Our guide on an effective pack-and-ship journey
The process of fulfilling orders includes a variety of stages, 3PL operations more so, as multiple clients can be serviced in a single warehouse.
- Order Picking
- Carton Erecting
- Order Packing
- Print and Apply
- Location Divert
- Freight Loading
Designing an effective system from the ground up must include these steps in some fashion. Planning automation in every phase of your 3PL operation, while a substantial investment upfront, will pay itself back quickly. Labor and time-associated costs are minimized, while output is increased on a wide margin. Opportunities to attract new clients to your 3PL operations can present themselves as the usage of automation can outpace competitors.
3PL order fulfillment is a quickly growing segment, so automation solutions exist for most applications.
1. Case Erectors
Simply put, case erectors process a flat cardboard box and build it into a formed carton ready for packing. Typically, pre-perforated stacks of cardboard are fed into the machine, where each carton segment is measured and cut for a single box. A short conveyor or servo will take the boxes to a vacuum suction cup arm, moving the flat box over a cube (mandrel). Angled pressers and rods fold the box along each dimension, using the mandrel as a mold. The box is now formed, sealed with hot melt adhesive or tape, and sent along the system.
Case erectors are extremely efficient, typically only needing worker interaction to reload the cardboard magazine and fix any errors. It far exceeds manually creating boxes, with some specialty high-speed machines reaching up to 75 cases per minute. For 3PL’s with high-output operations, especially e-commerce, this is a substantial decrease in order fulfillment time.
Average CPM: 20-35 vs Manual Operation CPM: 3-7
2. Case Sealers
As the name states, case sealers bind a box together, typically with a hot glue melt, but other adhesives such as tape are used as well. A box is sent through a sealing channel on a roller conveyor. Mechanical flaps and flanges fold the open section of the box to either be partially open or completely sealed (depending on if they are packed with items or not). The sides, top, and bottom of the channel have nozzles that adhere glue from a bead (or rollers for tape) to the fringes of the carton, sealing each dimension as it moves through the channel.
If a case erector is not being used, but boxes still need to be secured, a sealer can quickly apply adhesive automatically without interrupting the output flow of boxes. Manual application is inefficient as the worker needs to pick up or manipulate the box to properly seal it. Operator error is common with tape application, as it is not fed through an automatic roll.
Average CPM: 10-20 vs Manual Operation CPM: 3-7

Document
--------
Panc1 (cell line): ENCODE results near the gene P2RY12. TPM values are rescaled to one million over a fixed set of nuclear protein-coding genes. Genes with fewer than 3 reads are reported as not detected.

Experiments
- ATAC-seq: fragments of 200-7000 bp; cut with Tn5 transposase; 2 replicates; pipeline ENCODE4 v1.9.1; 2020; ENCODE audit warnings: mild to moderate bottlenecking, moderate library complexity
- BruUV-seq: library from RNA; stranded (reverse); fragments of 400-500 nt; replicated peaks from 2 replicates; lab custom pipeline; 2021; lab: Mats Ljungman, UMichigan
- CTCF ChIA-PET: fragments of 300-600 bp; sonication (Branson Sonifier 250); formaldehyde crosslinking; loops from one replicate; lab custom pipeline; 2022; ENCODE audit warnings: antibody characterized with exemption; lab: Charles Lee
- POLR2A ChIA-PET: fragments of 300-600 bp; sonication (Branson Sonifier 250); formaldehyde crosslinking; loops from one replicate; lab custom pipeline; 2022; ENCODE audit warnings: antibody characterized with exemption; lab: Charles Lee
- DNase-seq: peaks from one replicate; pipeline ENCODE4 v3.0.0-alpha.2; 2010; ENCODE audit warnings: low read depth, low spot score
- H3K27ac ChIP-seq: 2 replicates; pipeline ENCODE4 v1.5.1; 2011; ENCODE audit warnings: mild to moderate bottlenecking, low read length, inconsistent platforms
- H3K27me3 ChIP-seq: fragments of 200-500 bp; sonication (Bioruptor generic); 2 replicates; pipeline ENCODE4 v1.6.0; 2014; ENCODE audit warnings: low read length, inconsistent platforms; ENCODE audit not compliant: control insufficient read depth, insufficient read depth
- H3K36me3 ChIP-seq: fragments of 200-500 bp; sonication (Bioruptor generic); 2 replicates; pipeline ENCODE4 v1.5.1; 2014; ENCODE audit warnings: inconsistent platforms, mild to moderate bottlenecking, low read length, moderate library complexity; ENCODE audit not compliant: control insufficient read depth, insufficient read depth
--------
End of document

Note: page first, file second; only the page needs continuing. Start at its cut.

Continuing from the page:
To efficiently capture the volume of a 3-dimensional object, a dimensioner is used to capture the:
Typically, it is an overhead scanner that slots into a conveyor system. As a box passed under through the dimensioner, sensors capture its dimensions instantly. Dimensioners are used to provide accurate load estimates to customers and LTL carriers, as well as planning of efficient cube space. Combine with a weight scale downstream to collect even more valuable load information.
Dimensioners help avoid pricey fees from LTL carriers that have weight and size limits, a large loss area for 3PL’s. Depending on the operation, it can easily sort cartons based on that factor, and send them down a return conveyor to be repacked.
4. Void Fill
Packing material, or “dunnage”, provides a cushion of space to secure objects inside of their packaging. Various forms of void fill are used, depending on the fragility of the item, and the size of the box that it’s in:
- Bubble Wrap
- Air Pouch
- Tissue Paper
Regardless of the material being used, most packages require void fill. Solutions in this respect tend to vary. Typically, pack stations in a 3PL facility will have a fill dispenser that workers pull from as they are fulfilling orders. These machines are fed from a material magazine and segment each portion of fill, depending on the type of void. Loose fill machines, like packing peanuts or shredded corrugate, can automatically fill packages by being positioned overhead and activating as boxes pass.
Although largely still a manual operation, the machines provide instant and portioned access to void fill for workers. Savings from re-using corrugate refuse or purchasing void materials in bulk can add to a 3PLs ROI.
5. Print and Apply
Affixing identifiable tags on packages is crucial to ensuring their deliverability. Scanners and sensors across the line depend on a readable tag for it to make it to its destination. Print and apply systems do exactly that. However, there are multiple systems depending on the identification process use and where the box must be marked. Applications can roll-on, wipe over, corner wrap, air blow, and stamp labels.
The direction the box must be scanned also plays a role in a solution selection, but it will outpace manual operations regardless.
Average CPM: 15-30 vs Manual Operation CPM: 5-10
If an entire order fulfillment system is automated, it will be designed in this hierarchy.
*all statistics are subject to change depending on the size of the item. The rates here are average industry standards.
Every application is based on a multitude of variables and factors, so careful planning and design are imperative when evaluating automating your 3PL system. Century Conveyor Systems Inc. understands that complexity, and engineers a potent solution inclusive of your parameters. We’re here to provide our expertise and answer any material handling questions you can think of.